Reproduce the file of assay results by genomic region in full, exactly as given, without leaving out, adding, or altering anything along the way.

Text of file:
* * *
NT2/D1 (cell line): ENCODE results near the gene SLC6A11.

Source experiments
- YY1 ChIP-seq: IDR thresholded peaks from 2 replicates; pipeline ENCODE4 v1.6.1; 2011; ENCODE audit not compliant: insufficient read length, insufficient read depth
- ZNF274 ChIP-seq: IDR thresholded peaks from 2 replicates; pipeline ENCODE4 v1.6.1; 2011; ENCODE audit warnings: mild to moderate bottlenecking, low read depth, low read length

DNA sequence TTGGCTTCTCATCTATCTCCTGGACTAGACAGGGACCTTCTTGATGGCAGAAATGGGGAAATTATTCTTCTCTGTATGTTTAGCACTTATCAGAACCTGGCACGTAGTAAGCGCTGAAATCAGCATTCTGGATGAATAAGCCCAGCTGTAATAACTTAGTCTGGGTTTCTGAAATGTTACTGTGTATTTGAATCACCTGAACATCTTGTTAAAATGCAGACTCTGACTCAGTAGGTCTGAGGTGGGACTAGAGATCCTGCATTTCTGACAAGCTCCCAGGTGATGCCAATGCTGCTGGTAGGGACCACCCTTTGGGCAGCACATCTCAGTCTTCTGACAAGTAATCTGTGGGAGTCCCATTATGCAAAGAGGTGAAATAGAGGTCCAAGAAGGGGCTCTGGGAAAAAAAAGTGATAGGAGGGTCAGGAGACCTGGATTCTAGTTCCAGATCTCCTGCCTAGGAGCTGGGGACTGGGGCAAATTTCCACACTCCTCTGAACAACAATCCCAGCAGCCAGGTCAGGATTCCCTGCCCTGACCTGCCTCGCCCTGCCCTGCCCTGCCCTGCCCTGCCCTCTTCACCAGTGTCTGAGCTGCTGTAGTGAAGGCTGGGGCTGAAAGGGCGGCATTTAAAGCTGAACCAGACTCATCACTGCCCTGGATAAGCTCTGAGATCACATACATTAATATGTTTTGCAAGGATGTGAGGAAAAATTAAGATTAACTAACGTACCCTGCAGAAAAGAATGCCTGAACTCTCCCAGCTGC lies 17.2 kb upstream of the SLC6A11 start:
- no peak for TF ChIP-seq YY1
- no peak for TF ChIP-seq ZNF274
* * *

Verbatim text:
NT2/D1 (cell line): ENCODE results near the gene SLC6A11.

Source experiments
- YY1 ChIP-seq: IDR thresholded peaks from 2 replicates; pipeline ENCODE4 v1.6.1; 2011; ENCODE audit not compliant: insufficient read length, insufficient read depth
- ZNF274 ChIP-seq: IDR thresholded peaks from 2 replicates; pipeline ENCODE4 v1.6.1; 2011; ENCODE audit warnings: mild to moderate bottlenecking, low read depth, low read length

DNA sequence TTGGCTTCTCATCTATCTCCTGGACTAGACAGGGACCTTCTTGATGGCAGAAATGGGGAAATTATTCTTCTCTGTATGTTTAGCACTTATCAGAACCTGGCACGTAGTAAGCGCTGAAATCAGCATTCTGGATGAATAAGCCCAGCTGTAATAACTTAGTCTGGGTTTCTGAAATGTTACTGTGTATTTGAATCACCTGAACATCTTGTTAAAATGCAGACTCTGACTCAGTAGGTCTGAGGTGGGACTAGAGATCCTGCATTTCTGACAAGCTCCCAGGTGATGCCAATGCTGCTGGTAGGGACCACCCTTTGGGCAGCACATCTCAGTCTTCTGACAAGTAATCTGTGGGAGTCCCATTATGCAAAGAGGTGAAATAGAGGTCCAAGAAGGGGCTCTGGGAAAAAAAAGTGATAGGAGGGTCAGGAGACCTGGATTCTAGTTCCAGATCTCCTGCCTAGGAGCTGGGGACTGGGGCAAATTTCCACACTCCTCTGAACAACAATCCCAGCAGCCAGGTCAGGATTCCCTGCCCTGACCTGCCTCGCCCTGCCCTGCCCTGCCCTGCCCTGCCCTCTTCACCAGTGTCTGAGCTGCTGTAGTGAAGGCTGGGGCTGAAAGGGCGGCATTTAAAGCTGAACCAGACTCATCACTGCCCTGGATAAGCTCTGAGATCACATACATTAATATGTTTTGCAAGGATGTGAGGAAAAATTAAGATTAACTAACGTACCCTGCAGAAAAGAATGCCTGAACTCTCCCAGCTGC lies 17.2 kb upstream of the SLC6A11 start:
- no peak for TF ChIP-seq YY1
- no peak for TF ChIP-seq ZNF274